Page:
Germany Looks to Host More Indian Students to Fill Labor Shortage

Germany Europe Higher Education News International Studies Statistics by Erudera News Apr 24, 2024

Cologne, Germany

The critical shortage of skilled workers remains a challenge in Germany, with employers having a hard time to fill vacant positions.

To tackle this shortage, especially in the IT and engineering sector, Germany is looking to host students from India and engage them in the German labor market, reports.

According to figures by the Federal Statistical Office of Germany, a record 42,997 Indian students were studying in Germany in the winter semester of the 2022/23 academic year, placing India as the top source country of international students at German universities. That was a 26 percent increase from the previous year.

Commenting on the figure, Joybrato Mukherjee, President of the German Academic Exchange Service (DAAD), said the number of Indians studying in Germany has surpassed that of Chinese.

“It is important to make the German labour market attractive for Indian students after they get their educational degrees to address the increasing gap in skilled workers in the German labour market,” Mukherjee told reporters.

Data shows that 60 percent of Indian students in Germany enroll in engineering courses, 22 percent in law, management and social studies, and 14 percent in mathematics and natural sciences.

Meanwhile, there are 700,000 empty job positions in Germany, and the economic growth potential has decreased to about 0.7 percent from nearly 2 percent in the 1980s, according to a report by Deutsche Welle. German Economy Minister Robert Habeck said that the figure is projected to decrease to 0.5 percent if no solution is found.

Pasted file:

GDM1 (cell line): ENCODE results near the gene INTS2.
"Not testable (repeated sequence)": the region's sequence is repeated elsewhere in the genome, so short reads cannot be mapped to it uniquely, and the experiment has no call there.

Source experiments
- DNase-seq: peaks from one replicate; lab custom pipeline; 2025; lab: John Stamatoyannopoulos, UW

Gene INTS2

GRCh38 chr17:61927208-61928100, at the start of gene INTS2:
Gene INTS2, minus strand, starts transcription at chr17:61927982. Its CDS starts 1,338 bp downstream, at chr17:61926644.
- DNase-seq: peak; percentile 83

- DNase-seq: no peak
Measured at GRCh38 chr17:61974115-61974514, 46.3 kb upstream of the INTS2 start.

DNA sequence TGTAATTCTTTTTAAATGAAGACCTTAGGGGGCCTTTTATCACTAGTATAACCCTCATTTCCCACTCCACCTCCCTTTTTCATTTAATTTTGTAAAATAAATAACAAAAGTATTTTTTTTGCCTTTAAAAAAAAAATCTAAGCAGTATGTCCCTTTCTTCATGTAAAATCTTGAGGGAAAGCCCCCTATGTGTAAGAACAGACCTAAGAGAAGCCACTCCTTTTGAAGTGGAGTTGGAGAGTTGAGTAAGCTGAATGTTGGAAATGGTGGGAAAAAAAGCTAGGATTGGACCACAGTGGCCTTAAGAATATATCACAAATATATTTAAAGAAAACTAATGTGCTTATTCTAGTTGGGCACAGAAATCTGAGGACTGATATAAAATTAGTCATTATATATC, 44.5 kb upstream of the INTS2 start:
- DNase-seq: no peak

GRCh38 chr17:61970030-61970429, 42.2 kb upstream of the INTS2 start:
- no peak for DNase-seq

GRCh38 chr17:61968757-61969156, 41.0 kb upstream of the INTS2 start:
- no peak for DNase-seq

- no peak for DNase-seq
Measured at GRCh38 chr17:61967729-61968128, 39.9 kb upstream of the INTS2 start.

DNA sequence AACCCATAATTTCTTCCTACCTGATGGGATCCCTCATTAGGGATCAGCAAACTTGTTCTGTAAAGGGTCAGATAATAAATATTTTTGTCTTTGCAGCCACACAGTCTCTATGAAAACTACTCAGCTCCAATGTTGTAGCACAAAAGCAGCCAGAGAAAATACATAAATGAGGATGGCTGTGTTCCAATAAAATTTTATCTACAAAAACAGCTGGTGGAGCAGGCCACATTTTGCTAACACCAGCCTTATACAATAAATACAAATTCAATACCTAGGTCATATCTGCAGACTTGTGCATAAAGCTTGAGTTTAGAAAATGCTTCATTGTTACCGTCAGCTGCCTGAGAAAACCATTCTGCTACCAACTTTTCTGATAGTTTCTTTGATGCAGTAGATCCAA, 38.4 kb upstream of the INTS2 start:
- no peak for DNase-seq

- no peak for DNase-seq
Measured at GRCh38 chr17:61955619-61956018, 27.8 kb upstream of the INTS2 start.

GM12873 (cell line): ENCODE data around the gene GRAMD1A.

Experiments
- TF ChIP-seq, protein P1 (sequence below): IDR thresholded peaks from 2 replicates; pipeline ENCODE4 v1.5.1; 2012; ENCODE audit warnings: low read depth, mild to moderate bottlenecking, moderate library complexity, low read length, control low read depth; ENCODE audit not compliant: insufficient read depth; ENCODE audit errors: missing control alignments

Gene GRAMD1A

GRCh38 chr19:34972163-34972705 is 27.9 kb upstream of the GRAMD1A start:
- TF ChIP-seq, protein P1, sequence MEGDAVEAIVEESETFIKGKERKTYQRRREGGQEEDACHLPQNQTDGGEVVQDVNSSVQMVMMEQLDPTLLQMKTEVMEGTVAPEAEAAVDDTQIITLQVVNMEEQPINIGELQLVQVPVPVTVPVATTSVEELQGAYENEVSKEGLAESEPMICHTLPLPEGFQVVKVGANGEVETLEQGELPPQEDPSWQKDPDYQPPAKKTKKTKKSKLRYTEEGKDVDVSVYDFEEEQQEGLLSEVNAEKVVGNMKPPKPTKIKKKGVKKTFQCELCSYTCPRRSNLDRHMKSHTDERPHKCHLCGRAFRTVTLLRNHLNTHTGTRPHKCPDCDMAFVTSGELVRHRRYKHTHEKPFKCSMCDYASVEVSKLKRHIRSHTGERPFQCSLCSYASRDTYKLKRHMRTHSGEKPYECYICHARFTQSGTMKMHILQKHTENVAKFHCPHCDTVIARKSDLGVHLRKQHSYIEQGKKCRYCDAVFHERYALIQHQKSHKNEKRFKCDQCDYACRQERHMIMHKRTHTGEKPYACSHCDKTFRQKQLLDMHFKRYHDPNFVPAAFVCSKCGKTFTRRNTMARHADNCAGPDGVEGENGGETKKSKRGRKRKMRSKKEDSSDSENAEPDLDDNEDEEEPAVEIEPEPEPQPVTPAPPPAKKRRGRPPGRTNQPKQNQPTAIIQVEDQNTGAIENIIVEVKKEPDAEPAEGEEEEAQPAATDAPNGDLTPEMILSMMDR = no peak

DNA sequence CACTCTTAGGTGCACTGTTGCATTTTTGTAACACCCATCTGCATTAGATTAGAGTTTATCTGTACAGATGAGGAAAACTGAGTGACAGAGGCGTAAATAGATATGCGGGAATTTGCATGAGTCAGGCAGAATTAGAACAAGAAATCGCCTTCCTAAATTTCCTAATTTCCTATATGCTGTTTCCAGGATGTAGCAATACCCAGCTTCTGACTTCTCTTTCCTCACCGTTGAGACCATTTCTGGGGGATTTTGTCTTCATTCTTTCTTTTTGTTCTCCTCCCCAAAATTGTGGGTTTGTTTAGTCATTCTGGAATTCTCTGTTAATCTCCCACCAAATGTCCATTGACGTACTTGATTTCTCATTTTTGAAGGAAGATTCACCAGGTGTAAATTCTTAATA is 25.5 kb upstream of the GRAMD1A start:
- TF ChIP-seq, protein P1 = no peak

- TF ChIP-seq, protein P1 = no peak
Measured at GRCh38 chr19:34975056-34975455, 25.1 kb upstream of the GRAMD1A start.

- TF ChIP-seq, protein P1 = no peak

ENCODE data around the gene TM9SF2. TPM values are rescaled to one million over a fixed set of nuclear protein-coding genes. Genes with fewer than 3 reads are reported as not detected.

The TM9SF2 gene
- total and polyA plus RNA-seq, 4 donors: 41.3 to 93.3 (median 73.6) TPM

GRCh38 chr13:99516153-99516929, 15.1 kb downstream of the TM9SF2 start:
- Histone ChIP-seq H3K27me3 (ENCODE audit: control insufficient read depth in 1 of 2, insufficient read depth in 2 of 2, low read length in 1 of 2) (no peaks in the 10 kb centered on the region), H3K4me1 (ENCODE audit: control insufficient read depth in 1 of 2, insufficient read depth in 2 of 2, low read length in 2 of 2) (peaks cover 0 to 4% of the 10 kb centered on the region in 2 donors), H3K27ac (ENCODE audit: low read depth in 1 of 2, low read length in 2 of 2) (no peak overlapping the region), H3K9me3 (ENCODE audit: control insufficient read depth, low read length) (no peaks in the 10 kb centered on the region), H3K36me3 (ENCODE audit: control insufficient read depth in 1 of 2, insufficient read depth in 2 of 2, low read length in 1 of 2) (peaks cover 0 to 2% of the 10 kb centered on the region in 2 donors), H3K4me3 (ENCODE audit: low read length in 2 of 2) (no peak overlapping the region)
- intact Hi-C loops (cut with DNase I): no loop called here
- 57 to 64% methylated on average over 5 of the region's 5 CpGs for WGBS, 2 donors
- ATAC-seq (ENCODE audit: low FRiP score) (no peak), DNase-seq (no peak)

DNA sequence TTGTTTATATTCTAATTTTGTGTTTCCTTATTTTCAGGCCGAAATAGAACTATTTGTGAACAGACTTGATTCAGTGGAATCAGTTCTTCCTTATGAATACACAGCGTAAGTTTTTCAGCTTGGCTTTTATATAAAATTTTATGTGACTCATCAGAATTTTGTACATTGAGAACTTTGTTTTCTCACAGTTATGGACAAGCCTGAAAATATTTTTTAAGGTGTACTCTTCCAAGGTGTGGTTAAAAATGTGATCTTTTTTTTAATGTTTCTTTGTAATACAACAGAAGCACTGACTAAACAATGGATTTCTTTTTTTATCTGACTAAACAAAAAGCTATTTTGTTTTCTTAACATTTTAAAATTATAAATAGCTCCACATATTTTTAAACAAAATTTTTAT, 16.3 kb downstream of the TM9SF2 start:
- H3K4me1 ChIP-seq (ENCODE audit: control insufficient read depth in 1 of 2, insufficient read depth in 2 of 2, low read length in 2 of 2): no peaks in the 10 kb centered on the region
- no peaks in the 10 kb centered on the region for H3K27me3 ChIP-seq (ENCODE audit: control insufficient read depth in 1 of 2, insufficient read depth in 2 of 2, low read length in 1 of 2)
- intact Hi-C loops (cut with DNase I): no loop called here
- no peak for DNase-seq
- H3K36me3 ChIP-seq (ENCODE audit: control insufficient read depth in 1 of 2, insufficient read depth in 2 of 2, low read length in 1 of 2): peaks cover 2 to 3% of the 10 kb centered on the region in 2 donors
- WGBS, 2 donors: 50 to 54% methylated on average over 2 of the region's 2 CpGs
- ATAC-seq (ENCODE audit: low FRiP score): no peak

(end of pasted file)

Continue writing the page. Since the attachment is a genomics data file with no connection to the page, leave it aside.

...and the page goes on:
The Association of German Chambers of Industry and Commerce (DIHK) also raised the alarm about the shortage of skilled workers, saying it threatens vital sectors in Germany.

There were 458,210 international students in Germany in the winter semester of 2022/23, of which 367,578 international students and 90,632 resident international students. Germany has witnessed a significant increase in international student numbers since 2014, when country’s government made tuition free. Since then, the number has increased from 301,350 to 458,210 in 2023.

Michael Flacke, a spokesperson for the German Academic Exchange Service, told DW that international students are often called the “ideal immigrants” because they have already familiarized themselves with living in Germany and even learned the language.

As part of measures included in the Skilled Immigration Act, which entered into force on March 1 this year, international students in Germany are allowed to work up to 20 hours per week during their studies. Before this change, the limit was 10 hours per week.

India and Germany have a long history of partnership in education, further strengthening it with over 450 cooperation agreements reached between Higher Education Institutions (HEIs) from both nations.

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